Is Hydrologic Highway too much of a mouthful? Does Water Wonderland sound too much like a water park? How about the Aquatic Escarpment? And why speculate about what to call the Great Lakes Basin other than the Great Lakes Basin anyway?
My brain storming for a clever name was prompted by a report of a presentation yesterday at University of Wisconsin Parkside. The speaker at the Executive in Residence Series of the UW-P School of Business and Technology was Richard Meeusen, CEO of Badger Meter. Meeusen, commenting that Wisconsin is becoming a leader world wide in fresh water science, said that, "Wisconsin has the opportunity to be the Silicon Valley of water technology".
Meuseen is not alone in recognizing the role that Wisconsin has come to play in the water sciences. Last week Gary Wilson wrote an editorial for The Great Lakes Town Hall called “Milwaukee Rising?” Here’s an excerpt of what Wilson said:
The University of Wisconsin's Milwaukee campus is home to the Great Lakes Water Institute which bills itself as "the largest academic freshwater research facility on the Great Lakes." Research and education are its prime focus, both critical disciplines in the water age.
The International Joint Commission, the U.S. and Canadian body that advises the two governments on boundary water issues, just cited Milwaukee (and Toronto) as a "success story" for its wastewater management and acknowledged its "well-designed and long-term plans."
Milwaukee's daily newspaper, the Journal-Sentinel, has dedicated significant resources to Great Lakes coverage. This in a difficult period where most papers are scaling back on environmental reporting.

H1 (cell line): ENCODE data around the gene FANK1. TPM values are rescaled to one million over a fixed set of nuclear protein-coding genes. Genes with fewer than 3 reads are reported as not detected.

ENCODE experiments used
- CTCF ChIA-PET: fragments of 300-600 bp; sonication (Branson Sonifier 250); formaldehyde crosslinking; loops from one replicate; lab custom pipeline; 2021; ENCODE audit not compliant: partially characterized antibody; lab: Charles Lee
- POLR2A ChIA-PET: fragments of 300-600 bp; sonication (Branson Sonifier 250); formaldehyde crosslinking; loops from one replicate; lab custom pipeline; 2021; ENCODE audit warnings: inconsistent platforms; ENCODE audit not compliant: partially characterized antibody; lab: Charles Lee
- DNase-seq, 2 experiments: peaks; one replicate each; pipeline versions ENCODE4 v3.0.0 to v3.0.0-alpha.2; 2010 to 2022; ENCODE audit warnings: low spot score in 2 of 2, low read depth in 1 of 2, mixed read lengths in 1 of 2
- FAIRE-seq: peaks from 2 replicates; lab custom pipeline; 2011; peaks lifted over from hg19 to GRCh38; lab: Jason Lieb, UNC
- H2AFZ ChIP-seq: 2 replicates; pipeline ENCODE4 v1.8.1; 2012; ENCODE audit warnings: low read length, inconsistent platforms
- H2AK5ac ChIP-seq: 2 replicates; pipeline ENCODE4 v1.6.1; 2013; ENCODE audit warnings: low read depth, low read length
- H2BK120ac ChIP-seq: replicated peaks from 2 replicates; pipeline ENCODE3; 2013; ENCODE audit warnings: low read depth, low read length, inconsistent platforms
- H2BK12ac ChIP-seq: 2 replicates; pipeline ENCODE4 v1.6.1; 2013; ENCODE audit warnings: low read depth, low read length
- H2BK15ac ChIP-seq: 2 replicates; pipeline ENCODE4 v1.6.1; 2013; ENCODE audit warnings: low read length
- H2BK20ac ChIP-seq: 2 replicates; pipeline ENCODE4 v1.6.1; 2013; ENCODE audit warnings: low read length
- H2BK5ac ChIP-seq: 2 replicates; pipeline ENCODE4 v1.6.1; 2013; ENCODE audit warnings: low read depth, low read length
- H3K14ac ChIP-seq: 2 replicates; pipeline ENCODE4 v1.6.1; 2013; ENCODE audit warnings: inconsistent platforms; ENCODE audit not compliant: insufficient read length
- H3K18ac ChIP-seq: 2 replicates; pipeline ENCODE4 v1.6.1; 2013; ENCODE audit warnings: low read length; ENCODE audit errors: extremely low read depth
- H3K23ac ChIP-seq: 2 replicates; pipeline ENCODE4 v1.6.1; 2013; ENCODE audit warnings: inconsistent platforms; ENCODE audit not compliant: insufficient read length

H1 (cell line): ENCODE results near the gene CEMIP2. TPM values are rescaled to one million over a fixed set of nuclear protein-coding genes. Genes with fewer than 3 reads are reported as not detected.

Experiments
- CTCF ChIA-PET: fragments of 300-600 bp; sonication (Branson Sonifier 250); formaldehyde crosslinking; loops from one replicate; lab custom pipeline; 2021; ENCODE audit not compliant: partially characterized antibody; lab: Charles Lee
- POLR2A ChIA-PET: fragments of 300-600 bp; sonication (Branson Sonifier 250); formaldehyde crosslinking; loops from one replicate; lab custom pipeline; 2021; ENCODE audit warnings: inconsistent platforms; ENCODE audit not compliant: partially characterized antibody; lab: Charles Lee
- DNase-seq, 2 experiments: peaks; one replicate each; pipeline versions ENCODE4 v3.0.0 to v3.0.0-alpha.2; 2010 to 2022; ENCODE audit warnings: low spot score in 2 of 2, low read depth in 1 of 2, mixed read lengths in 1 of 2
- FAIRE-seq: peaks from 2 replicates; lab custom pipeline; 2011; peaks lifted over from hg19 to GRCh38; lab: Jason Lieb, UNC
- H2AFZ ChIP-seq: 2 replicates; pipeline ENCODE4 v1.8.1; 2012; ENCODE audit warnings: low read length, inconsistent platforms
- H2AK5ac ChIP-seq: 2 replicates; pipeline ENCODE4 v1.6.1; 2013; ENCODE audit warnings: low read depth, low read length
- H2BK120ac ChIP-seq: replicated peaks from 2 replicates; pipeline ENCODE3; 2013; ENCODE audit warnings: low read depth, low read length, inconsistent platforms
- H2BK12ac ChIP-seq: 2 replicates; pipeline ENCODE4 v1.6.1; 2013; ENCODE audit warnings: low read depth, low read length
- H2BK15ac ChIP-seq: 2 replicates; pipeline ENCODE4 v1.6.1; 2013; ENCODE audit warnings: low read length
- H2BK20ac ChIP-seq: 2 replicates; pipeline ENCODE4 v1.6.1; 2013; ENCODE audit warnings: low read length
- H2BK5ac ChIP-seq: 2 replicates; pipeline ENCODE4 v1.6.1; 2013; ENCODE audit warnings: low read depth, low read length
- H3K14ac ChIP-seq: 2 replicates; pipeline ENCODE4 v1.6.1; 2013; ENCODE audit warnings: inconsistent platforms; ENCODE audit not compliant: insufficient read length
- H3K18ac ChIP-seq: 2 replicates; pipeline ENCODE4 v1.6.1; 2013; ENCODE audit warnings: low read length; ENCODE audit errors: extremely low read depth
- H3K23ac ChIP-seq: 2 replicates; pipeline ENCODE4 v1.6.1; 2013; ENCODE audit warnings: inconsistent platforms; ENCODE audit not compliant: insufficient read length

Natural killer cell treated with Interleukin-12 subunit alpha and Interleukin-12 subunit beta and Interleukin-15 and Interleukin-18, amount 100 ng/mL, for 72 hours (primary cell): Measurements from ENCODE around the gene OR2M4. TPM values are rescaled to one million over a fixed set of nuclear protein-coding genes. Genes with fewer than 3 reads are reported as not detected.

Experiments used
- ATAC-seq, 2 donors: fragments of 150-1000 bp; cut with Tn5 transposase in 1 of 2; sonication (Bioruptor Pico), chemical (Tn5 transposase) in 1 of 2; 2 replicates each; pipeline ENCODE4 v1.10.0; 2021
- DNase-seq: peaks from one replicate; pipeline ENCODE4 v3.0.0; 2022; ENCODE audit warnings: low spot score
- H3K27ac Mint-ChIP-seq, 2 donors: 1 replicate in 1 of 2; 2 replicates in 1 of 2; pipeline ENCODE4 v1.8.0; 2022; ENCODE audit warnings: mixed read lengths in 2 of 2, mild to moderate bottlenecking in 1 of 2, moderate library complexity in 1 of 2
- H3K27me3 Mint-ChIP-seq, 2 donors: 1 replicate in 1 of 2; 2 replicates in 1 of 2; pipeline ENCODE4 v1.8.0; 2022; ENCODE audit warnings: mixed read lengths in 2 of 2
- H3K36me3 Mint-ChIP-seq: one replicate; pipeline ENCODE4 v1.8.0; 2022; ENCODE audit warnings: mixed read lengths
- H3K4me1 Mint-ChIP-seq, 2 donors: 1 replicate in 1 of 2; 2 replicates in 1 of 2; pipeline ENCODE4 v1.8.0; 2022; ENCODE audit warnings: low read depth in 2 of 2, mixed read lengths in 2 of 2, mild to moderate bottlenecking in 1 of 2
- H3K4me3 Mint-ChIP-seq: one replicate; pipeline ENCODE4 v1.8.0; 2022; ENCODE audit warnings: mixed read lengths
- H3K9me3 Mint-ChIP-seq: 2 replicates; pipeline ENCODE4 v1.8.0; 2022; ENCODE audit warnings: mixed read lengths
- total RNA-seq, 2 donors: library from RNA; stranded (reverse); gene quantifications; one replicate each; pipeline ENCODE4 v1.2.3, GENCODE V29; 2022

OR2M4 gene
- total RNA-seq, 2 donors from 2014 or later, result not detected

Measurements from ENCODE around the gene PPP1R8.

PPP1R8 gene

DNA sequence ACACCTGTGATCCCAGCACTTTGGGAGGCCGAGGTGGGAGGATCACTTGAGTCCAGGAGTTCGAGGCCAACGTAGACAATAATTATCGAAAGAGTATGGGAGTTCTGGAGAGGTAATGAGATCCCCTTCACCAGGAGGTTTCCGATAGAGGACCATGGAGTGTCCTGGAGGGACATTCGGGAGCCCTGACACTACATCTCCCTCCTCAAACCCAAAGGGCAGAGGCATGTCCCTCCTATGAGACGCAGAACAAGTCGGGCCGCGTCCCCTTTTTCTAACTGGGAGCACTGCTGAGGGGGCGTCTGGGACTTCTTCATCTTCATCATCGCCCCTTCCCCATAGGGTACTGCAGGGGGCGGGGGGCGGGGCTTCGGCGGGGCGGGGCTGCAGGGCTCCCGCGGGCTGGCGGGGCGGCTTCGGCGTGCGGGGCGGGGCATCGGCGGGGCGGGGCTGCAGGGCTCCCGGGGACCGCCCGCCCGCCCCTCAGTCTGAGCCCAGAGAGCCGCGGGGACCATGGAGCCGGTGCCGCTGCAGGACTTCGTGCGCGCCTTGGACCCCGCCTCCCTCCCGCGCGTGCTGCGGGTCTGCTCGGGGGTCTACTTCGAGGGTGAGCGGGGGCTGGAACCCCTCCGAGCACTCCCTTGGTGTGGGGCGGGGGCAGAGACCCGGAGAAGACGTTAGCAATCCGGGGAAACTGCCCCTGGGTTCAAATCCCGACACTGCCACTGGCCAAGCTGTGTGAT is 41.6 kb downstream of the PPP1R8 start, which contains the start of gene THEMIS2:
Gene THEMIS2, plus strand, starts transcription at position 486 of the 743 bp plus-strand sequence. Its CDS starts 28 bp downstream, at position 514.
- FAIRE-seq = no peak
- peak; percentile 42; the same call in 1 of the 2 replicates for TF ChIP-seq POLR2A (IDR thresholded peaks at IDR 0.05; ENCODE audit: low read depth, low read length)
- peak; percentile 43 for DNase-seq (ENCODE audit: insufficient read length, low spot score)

You can read the entire editorial and the comments it prompted on the Town Hall website. I would have included a note about the exhibits at Milwaukee’s newest museum, Discovery World, which make learning about water fun. I would also have cited Governors Doyle’s proposal to allocate for establishment of a School of Freshwater Science at UW-M. $240M.
Fortune for all, it’s not just in Wisconsin that water issues are finally taking a front seat. It’s happening all over the Great Lakes, and although I would like to see Wisconsin prosper from water technology, the truth is that the more Great Lakes cities and states involved in the effort, the more the effort will succeed. Maybe my old hometown, Buffalo, could reap some benefit. From what I hear, they could really use it.
If you can think of catchy name for our area, which can summarize in a slogan the high-tech efforts in freshwater science, let me know. But whatever that name is, it certainly is better than The Rust Belt, our previous title. How about Aqua Fresh? Oops, I think that is already taken by a toothpaste. Sorry.